Kyle City Council calls May 4 special election to fill vacant seat after unexpected resignation


A special election to fill the seat recently—and suddenly—vacated by former Kyle City Council Member Shane Arabie will be held May 4, according to an ordinance approved on first reading by Kyle City Council on Feb. 19.

Arabie, a former planning and zoning commissioner who was elected to council in 2014, unexpectedly announced his resignation from the Place 3 at large seat just after the start of the Feb. 5 council meeting, citing professional opportunities.

Holding the special election will be both logistically and financially challenging, Mayor Kyle Mitchell said at the council meeting.

According to state law, special elections to fill vacancies must be called within 120 days, and according to the Kyle City Charter, an election must take place on a uniform election day. With those provisions—and since the election will not officially be called until a second reading of the ordinance is held Feb. 23—the timing is just barely going to work.

“The bottom line is that the council is in kind of a precious place with regards to this special election,” Mitchell said. “It is a tight window.”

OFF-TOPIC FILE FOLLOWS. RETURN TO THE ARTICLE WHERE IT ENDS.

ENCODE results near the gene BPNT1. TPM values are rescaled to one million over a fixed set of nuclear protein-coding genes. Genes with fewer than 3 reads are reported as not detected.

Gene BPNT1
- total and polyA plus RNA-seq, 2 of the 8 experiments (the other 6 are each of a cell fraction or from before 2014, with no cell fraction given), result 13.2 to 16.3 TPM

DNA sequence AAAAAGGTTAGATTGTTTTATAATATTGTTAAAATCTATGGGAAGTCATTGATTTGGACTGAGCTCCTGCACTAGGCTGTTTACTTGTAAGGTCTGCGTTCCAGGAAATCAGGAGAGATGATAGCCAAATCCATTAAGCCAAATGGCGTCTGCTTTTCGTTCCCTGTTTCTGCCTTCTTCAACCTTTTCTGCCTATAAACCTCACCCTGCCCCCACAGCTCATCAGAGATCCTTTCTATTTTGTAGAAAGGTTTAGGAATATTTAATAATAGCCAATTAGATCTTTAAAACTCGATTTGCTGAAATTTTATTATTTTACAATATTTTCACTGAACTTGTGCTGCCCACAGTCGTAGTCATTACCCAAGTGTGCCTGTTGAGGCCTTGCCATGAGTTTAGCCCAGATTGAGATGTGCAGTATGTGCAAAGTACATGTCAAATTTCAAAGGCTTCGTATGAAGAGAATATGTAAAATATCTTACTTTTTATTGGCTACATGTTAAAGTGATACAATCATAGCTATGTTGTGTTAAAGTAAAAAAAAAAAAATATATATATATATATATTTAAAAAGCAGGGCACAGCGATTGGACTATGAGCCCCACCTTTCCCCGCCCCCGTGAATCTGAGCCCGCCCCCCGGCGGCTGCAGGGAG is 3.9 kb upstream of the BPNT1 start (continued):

The special election may also challenge the city’s budget. Arabie’s term was set to expire in November, so the person who wins the special election will have to run again six months later, or in even less time if the special election goes into a runoff. The November election could also trigger a runoff.

“There’s a possibility, a somewhat probability, that we could hold four citywide elections—three of those would be completely funded by the city of Kyle—for one seat to be filled,” Mitchell said.

The yearly election budget is roughly $17,000-$18,000, according to Mitchell, which is about what it will cost to hold just the special election May 4. But there may be no way around it.

“Ultimately, at the end of the day our hands, it appears, are tied,” Mitchell said.

According to city staff speaking at the council meeting, candidate filing will begin the day after the second reading of the ordinance—Feb. 24—and end March 4.

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Katharine Jose has written about politics, infrastructure, environment, development, natural disasters and other subjects for The New York Observer, Capital New York, and The New York Times, among other publications. She was an editor for several publications in New York City before she moved to Texas, and has a master's degree in urban planning from the University of Texas-Austin.
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